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White House to Name New Court Nominee

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White House to Name New Court Nominee


White House to Name New Court Nominee

White House to Name New Court Nominee

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President Bush is trying to recover after a tough political week punctuated by the collapse of Harriet Miers' Supreme Court nomination and the indictment of a top administration aide. The White House plans to name a new Supreme Court nominee as early as Monday.


This is MORNING EDITION from NPR News. I'm Steve Inskeep.

The White House is hoping to regain control of the dialogue in Washington after a week in which the White House certainly was not in control. Last week came the indictment of top aide Lewis Libby. He's accused of perjury, making false statements and obstructing justice in a grand jury investigation into the leaking of an undercover CIA agent's name. Presidential adviser Karl Rove remains under investigation now. An announcement of a new Supreme Court nominee perhaps as early as today gives the administration a chance to change the subject. NPR White House correspondent Don Gonyea reports.

DON GONYEA reporting:

With the indictment handed up on Friday against Lewis Libby, the administration has to be wondering: Do things now start to get better or is this just the most recent piece of bad news in a beleaguered second term? The goal, of course, is to make the story of the key aide accused of lying yesterday's news. That's a process the president tried to begin with a very brief statement Friday.

President GEORGE W. BUSH: Today I accepted the resignation of Scooter Libby. Scooter's worked tirelessly on behalf of the American people and sacrificed much in the service to this country.

GONYEA: Vice President Cheney also put out a statement in which he praised his former and now accused aide, but over the weekend Democrats seized on the White House reaction to the indictment. Democratic Senate Leader Harry Reid on ABC's "This Week with George Stephanopoulos" said both men missed the mark.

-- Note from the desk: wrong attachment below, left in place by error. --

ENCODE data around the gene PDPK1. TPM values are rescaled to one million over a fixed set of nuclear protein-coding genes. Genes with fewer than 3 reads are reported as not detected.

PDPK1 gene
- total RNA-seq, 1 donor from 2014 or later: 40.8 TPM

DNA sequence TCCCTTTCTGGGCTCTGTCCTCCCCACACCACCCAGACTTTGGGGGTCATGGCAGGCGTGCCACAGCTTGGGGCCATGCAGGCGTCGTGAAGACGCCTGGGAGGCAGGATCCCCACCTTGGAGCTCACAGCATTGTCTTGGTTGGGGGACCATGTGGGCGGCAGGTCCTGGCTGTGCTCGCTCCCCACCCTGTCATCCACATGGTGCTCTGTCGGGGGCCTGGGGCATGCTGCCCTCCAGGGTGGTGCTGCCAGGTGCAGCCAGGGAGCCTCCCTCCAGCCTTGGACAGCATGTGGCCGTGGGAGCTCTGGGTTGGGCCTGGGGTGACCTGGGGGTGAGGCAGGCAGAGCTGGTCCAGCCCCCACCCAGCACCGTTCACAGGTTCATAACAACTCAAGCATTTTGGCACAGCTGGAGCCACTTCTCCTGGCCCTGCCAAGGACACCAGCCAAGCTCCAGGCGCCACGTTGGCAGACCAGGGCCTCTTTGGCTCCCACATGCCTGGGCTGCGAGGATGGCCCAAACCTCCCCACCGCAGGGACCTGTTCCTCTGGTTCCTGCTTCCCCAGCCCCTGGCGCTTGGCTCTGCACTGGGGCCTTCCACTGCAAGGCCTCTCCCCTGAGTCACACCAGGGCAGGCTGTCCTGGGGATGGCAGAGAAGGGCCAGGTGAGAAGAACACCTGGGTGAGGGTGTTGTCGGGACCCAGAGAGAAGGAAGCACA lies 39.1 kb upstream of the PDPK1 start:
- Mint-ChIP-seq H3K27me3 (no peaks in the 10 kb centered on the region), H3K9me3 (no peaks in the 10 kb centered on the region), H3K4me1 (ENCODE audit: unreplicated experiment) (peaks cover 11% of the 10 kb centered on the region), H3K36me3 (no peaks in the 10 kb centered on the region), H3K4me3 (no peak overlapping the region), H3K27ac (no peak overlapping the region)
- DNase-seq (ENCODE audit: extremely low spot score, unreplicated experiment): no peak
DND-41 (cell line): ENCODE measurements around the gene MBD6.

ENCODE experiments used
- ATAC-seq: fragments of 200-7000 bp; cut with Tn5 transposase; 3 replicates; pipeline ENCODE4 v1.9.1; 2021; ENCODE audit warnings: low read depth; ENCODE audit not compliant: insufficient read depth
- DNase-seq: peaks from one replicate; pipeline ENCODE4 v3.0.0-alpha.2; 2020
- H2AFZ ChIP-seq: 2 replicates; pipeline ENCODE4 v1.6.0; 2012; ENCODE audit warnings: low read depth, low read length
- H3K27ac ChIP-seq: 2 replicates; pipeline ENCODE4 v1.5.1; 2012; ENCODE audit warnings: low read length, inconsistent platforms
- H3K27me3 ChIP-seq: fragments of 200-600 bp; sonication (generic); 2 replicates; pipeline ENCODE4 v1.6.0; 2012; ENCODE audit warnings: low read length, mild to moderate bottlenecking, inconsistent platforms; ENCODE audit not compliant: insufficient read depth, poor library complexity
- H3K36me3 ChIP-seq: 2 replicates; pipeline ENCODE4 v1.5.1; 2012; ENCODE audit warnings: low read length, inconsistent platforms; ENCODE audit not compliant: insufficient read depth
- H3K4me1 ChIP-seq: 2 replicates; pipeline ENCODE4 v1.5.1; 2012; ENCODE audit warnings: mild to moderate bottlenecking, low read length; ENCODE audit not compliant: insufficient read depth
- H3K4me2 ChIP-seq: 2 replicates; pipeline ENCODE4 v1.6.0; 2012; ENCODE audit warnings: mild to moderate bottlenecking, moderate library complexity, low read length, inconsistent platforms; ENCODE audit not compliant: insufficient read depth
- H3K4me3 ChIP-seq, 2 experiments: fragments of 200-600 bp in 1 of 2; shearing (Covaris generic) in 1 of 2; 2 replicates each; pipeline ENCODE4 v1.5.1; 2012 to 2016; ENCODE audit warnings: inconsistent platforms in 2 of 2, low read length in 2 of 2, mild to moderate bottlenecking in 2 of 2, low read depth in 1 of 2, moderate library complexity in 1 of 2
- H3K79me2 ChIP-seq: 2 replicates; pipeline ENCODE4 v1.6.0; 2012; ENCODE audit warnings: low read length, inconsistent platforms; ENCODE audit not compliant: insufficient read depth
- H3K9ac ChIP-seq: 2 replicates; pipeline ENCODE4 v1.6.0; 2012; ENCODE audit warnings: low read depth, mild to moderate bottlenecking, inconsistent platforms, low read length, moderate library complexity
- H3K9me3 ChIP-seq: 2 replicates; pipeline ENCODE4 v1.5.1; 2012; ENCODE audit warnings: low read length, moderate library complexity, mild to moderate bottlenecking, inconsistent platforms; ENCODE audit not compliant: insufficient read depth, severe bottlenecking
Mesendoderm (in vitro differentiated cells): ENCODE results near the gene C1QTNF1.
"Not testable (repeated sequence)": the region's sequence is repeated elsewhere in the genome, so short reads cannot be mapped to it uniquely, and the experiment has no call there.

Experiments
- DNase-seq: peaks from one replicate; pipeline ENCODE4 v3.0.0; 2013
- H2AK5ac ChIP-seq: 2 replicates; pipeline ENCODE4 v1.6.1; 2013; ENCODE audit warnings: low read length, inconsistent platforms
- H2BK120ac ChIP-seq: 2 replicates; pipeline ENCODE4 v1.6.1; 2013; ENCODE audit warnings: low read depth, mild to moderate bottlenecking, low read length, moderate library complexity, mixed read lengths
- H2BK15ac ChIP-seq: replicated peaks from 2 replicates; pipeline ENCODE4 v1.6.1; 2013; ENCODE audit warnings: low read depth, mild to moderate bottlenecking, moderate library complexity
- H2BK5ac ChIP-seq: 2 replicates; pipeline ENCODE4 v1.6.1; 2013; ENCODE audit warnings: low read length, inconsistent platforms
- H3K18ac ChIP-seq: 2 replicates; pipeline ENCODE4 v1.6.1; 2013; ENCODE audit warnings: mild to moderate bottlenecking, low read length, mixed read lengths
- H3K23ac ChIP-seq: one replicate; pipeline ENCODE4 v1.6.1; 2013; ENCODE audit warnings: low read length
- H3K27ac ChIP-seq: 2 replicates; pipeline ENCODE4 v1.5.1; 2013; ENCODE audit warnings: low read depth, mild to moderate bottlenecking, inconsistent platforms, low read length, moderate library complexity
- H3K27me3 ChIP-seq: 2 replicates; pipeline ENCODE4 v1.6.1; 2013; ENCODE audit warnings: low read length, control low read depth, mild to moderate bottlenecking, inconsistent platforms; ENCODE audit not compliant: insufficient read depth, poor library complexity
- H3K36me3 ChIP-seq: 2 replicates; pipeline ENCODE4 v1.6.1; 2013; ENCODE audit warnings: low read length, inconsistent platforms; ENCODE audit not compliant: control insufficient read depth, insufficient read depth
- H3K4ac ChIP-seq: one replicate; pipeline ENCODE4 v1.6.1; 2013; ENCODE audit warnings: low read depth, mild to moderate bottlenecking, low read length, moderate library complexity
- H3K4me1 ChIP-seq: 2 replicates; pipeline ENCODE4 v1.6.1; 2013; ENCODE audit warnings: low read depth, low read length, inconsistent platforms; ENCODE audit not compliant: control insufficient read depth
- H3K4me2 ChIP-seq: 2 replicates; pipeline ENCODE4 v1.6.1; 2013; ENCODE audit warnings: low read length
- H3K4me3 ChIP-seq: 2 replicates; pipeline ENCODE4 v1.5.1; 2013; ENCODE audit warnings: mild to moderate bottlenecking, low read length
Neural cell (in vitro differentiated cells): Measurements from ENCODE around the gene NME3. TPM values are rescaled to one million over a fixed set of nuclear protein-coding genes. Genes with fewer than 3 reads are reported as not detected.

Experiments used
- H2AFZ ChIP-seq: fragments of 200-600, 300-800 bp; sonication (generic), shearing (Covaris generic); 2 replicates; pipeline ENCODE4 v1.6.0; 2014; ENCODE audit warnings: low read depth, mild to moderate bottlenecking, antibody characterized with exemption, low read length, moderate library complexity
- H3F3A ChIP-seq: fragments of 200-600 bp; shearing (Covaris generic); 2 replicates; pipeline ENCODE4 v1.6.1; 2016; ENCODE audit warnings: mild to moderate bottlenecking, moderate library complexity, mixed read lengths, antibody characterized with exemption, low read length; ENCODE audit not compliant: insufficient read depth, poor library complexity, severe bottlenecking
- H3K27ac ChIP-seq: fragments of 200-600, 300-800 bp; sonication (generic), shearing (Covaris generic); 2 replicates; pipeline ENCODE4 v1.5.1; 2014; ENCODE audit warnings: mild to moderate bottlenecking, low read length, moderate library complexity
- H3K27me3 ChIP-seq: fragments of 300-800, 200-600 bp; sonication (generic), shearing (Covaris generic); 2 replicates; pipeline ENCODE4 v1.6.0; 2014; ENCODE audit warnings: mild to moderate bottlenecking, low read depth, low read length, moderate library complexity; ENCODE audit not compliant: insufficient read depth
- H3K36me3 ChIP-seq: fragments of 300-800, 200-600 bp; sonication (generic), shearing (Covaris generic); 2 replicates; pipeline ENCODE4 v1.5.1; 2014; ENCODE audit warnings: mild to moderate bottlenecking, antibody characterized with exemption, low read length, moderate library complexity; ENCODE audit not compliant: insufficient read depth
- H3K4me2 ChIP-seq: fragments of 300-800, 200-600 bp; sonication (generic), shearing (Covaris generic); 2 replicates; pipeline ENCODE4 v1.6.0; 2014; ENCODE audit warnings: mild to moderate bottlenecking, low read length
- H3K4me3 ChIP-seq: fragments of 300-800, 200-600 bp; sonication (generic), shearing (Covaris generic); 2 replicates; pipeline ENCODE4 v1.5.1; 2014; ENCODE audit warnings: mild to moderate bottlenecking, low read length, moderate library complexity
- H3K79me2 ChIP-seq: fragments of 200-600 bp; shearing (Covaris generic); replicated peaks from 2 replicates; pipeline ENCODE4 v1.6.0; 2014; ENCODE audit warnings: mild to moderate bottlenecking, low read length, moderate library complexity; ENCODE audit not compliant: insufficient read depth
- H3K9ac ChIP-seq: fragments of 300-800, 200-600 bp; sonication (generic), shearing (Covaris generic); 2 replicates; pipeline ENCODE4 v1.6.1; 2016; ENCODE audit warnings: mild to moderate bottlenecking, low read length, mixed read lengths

(Soundbite of "This Week with George Stephanopoulos")

Senator HARRY REID (Democrat, Nevada): First of all, the vice president issues a very terse statement praising Libby for all the great things he's done. Then we have the president come on camera a few minutes later calling him "Scooter" and what a great patriot he is. There has not been an apology to the American people for this obvious problem in the White House.

Mr. GEORGE STEPHANOPOULOS (Host, "This Week with George Stephanopoulos"): So the president should apologize?

Sen. REID: He should apologize. The vice president should apologize. They should come clean with the American public. I think Karl Rove should step down.

GONYEA: There remain many questions in the wake of prosecutor Patrick Fitzgerald's announcement Friday. What of the connections and closeness between Libby and Vice President Cheney? And will Karl Rove also face indictment, given that Fitzgerald said he remains under investigation? Cheney and Rove are probably the two most important members of the president's inner circle. Does each now work under a cloud of sorts? But Vin Weber, a former Republican congressman with close ties to the president, says people have to be careful not to make the indictment of Lewis Libby into more than it is. He predicts that Rove will be cleared and says Cheney did nothing inappropriate.

Mr. VIN WEBER (Former Republican Congressman): I think, by and large, the clouds from the White House have been lifted. And it's really unfortunate that Scooter Libby has to go through this. I know him well enough to hope very much that he's acquitted, because I think he's a fine and decent man. But his problems are not the problems of the entire administration.

GONYEA: Even Republicans, though, are saying that the White House needs to take the fact that Libby faces charges very seriously and not to take too much comfort in the fact that no other staffers have been indicted. Mississippi Senator Trent Lott spoke yesterday on "Fox News Sunday." He suggests that some changes may be necessary.

(Soundbite of "Fox News Sunday")

Senator TRENT LOTT (Republican, Mississippi): You should always be looking for, you know, new blood, new energy, qualified staff, new people in the administration. There's not--I'm not talking about wholesale changes. But I...

Unidentified Man: I think that's a yes, then.

Sen. LOTT: ...think you've got to reach out and bring in more advice and counsel. Maybe that's why we did have the Harriet Miers nomination. Maybe there wasn't enough consultation or enough good, strong people advising the president.

GONYEA: Over the weekend the president was at Camp David and working on finding a replacement for Miers, whose nomination was troubled from the start and whose withdrawal was the other big story out of the White House last week. Her nomination was done in by activists on the right who questioned her overall qualifications and her credentials as a conservative. Still, a new nomination gives the president a big opportunity to change the subject away from the leak investigation, but it also provides him with the task of whether he can find a person who can restore some of his stature in the public's eye and avoid another divisive fight within his own party, while not seeming to simply cave in to the demands of those emboldened by the battle over Miers.

Don Gonyea, NPR News, the White House.

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